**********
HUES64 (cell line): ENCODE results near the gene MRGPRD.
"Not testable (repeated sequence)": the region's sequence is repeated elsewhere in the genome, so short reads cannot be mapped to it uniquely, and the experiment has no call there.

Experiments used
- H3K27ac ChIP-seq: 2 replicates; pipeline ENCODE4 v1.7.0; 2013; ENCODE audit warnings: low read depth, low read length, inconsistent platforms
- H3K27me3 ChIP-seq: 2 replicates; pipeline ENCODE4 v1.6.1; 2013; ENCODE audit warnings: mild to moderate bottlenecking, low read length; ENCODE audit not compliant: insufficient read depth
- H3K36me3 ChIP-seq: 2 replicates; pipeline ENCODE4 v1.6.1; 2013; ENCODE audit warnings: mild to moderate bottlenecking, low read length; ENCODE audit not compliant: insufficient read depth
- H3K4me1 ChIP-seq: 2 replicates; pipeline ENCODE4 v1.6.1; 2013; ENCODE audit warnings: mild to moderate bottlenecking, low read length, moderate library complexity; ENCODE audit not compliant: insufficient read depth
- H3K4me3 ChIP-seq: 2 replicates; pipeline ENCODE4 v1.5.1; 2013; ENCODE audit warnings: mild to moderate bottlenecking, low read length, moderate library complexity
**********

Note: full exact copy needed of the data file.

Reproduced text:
HUES64 (cell line): ENCODE results near the gene MRGPRD.
"Not testable (repeated sequence)": the region's sequence is repeated elsewhere in the genome, so short reads cannot be mapped to it uniquely, and the experiment has no call there.

Experiments used
- H3K27ac ChIP-seq: 2 replicates; pipeline ENCODE4 v1.7.0; 2013; ENCODE audit warnings: low read depth, low read length, inconsistent platforms
- H3K27me3 ChIP-seq: 2 replicates; pipeline ENCODE4 v1.6.1; 2013; ENCODE audit warnings: mild to moderate bottlenecking, low read length; ENCODE audit not compliant: insufficient read depth
- H3K36me3 ChIP-seq: 2 replicates; pipeline ENCODE4 v1.6.1; 2013; ENCODE audit warnings: mild to moderate bottlenecking, low read length; ENCODE audit not compliant: insufficient read depth
- H3K4me1 ChIP-seq: 2 replicates; pipeline ENCODE4 v1.6.1; 2013; ENCODE audit warnings: mild to moderate bottlenecking, low read length, moderate library complexity; ENCODE audit not compliant: insufficient read depth
- H3K4me3 ChIP-seq: 2 replicates; pipeline ENCODE4 v1.5.1; 2013; ENCODE audit warnings: mild to moderate bottlenecking, low read length, moderate library complexity